Post-Hurricane Harvey, NASA tried to fly a pollution-spotting plane over Houston. The EPA said no

In the weeks after Hurricane Harvey’s catastrophic sweep through the Houston area — which resulted in chemical spills, fires, flooded storage tanks and damaged industrial plants — rescue crews and residents complained of burning throats, nausea and dizziness.

Fifteen hundred miles west in the high desert city of Palmdale, NASA scientists were preparing to fly a DC-8, equipped with the world’s most sophisticated air samplers over the hurricane zone to monitor pollution levels.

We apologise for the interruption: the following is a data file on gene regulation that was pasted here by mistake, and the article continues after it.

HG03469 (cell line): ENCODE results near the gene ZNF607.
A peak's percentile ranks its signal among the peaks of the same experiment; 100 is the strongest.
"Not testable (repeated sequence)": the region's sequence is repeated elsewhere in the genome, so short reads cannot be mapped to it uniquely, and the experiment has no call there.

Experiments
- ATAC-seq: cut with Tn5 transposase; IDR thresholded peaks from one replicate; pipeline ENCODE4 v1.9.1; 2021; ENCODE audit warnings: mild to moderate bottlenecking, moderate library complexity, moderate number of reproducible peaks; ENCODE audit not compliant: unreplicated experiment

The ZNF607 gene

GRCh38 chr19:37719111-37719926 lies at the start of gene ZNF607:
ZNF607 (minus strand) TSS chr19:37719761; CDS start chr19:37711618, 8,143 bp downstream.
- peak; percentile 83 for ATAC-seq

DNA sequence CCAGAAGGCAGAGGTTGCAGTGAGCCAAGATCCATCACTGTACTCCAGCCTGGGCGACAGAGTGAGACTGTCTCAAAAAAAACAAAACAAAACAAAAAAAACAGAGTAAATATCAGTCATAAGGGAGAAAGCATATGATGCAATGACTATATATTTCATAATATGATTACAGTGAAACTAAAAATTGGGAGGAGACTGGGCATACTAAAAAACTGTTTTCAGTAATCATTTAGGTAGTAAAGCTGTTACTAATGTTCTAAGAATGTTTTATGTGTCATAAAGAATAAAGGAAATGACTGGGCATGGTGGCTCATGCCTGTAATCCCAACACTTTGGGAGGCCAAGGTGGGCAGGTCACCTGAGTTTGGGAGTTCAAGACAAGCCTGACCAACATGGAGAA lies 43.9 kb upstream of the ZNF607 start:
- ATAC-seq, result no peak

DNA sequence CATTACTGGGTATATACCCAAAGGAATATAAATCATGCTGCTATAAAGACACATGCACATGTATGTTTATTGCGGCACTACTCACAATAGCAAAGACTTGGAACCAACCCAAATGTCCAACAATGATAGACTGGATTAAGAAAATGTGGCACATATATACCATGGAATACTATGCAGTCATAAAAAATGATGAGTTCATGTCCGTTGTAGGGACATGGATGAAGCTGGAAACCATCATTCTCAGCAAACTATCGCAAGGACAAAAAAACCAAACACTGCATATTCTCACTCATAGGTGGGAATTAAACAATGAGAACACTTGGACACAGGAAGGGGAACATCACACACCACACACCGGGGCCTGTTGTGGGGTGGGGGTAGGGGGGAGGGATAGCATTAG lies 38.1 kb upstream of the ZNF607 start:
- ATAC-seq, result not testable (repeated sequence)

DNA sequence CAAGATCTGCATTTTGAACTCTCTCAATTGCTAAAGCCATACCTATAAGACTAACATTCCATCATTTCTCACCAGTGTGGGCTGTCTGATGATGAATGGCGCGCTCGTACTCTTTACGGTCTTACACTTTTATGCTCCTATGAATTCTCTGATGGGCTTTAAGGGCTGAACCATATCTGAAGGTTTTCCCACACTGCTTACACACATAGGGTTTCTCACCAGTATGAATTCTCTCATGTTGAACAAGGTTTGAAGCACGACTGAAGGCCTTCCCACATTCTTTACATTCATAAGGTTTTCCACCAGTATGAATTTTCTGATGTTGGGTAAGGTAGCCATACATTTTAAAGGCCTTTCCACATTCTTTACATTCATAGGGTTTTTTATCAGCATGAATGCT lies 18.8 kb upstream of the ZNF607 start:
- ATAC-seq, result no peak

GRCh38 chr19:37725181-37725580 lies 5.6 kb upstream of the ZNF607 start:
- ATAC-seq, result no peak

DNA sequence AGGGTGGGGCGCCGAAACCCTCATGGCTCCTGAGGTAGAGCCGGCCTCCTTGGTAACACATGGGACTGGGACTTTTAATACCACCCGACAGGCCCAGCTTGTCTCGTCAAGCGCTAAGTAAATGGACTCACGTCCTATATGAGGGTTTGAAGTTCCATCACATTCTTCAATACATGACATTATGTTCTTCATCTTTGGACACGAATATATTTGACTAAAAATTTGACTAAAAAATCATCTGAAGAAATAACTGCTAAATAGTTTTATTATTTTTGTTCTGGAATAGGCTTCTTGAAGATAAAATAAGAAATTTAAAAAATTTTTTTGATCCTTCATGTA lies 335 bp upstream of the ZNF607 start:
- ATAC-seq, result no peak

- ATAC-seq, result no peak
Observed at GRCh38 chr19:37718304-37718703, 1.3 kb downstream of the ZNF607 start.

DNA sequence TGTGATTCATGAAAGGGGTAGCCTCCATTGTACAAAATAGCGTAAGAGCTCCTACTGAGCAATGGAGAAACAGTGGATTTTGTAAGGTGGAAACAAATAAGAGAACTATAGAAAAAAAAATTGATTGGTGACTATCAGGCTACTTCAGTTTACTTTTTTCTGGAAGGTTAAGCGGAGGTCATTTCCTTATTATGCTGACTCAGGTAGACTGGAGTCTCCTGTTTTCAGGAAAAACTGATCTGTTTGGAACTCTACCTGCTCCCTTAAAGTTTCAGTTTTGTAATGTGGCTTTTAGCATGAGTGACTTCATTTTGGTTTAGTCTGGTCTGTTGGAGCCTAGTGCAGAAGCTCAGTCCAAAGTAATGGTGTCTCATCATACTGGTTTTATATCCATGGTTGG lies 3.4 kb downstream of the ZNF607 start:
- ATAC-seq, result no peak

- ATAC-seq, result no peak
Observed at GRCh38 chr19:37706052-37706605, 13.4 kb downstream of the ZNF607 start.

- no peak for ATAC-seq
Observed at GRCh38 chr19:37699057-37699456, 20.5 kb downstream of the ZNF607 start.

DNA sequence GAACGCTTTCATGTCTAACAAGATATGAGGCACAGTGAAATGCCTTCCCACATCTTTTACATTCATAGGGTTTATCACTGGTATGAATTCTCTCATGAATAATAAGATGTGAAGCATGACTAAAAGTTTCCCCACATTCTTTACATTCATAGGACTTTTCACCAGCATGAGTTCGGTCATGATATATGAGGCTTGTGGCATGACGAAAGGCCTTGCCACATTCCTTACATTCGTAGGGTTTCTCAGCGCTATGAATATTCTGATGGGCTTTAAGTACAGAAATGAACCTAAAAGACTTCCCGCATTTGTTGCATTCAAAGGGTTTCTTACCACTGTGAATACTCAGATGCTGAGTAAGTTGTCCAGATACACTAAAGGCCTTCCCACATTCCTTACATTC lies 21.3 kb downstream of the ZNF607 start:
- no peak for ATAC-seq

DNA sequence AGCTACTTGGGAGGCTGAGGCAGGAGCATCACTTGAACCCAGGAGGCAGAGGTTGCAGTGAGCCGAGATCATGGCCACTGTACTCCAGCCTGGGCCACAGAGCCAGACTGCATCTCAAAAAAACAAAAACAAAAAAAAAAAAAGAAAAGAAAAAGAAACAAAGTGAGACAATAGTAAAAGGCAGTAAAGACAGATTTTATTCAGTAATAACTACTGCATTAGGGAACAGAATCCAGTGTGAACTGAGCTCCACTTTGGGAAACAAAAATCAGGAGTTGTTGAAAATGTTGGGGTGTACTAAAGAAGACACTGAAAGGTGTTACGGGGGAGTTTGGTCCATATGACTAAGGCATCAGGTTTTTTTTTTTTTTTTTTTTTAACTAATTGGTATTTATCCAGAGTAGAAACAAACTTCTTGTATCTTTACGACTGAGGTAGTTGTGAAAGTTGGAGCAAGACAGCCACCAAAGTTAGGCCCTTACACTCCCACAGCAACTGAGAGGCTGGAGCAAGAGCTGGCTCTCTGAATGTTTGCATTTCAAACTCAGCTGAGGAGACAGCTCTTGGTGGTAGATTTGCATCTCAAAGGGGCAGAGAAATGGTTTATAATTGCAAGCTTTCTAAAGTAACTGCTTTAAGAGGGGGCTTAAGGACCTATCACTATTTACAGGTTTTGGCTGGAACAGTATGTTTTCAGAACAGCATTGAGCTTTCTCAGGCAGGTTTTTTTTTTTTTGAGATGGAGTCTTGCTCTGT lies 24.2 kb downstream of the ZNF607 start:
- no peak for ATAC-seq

The mission never got off the ground. Both the state of Texas and the EPA told the scientists to stay away.

According to emails obtained by The Times via a public records request and interviews with dozens of scientists and officials familiar with the situation, EPA and state officials argued that NASA’s data would cause “confusion” and might “overlap” with their own analysis — which was showing only a few, isolated spots of concern.

Read the entire article at LAtimes.com